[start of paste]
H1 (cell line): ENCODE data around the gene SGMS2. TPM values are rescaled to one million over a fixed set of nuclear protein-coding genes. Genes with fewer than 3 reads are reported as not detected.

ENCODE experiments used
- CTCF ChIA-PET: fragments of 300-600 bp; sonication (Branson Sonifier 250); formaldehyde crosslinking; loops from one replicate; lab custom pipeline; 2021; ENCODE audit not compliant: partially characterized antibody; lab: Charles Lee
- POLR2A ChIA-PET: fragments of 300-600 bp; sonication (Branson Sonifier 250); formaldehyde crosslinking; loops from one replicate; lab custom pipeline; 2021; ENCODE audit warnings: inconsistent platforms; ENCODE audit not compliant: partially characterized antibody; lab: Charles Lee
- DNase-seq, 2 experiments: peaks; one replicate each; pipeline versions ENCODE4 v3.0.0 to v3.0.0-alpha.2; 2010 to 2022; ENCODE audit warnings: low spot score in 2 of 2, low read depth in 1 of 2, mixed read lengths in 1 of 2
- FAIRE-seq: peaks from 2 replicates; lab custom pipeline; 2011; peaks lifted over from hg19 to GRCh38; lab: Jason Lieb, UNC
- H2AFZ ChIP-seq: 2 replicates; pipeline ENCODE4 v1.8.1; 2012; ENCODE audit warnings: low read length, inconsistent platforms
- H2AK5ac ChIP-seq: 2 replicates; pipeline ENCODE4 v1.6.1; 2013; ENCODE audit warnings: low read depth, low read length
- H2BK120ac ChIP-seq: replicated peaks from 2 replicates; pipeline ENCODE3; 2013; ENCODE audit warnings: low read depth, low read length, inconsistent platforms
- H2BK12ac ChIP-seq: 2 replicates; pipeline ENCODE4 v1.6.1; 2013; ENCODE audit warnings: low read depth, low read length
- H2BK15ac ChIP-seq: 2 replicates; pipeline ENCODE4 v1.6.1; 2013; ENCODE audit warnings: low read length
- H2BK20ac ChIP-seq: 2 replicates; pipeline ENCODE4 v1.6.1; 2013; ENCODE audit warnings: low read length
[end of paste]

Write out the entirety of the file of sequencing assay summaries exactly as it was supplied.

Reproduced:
H1 (cell line): ENCODE data around the gene SGMS2. TPM values are rescaled to one million over a fixed set of nuclear protein-coding genes. Genes with fewer than 3 reads are reported as not detected.

ENCODE experiments used
- CTCF ChIA-PET: fragments of 300-600 bp; sonication (Branson Sonifier 250); formaldehyde crosslinking; loops from one replicate; lab custom pipeline; 2021; ENCODE audit not compliant: partially characterized antibody; lab: Charles Lee
- POLR2A ChIA-PET: fragments of 300-600 bp; sonication (Branson Sonifier 250); formaldehyde crosslinking; loops from one replicate; lab custom pipeline; 2021; ENCODE audit warnings: inconsistent platforms; ENCODE audit not compliant: partially characterized antibody; lab: Charles Lee
- DNase-seq, 2 experiments: peaks; one replicate each; pipeline versions ENCODE4 v3.0.0 to v3.0.0-alpha.2; 2010 to 2022; ENCODE audit warnings: low spot score in 2 of 2, low read depth in 1 of 2, mixed read lengths in 1 of 2
- FAIRE-seq: peaks from 2 replicates; lab custom pipeline; 2011; peaks lifted over from hg19 to GRCh38; lab: Jason Lieb, UNC
- H2AFZ ChIP-seq: 2 replicates; pipeline ENCODE4 v1.8.1; 2012; ENCODE audit warnings: low read length, inconsistent platforms
- H2AK5ac ChIP-seq: 2 replicates; pipeline ENCODE4 v1.6.1; 2013; ENCODE audit warnings: low read depth, low read length
- H2BK120ac ChIP-seq: replicated peaks from 2 replicates; pipeline ENCODE3; 2013; ENCODE audit warnings: low read depth, low read length, inconsistent platforms
- H2BK12ac ChIP-seq: 2 replicates; pipeline ENCODE4 v1.6.1; 2013; ENCODE audit warnings: low read depth, low read length
- H2BK15ac ChIP-seq: 2 replicates; pipeline ENCODE4 v1.6.1; 2013; ENCODE audit warnings: low read length
- H2BK20ac ChIP-seq: 2 replicates; pipeline ENCODE4 v1.6.1; 2013; ENCODE audit warnings: low read length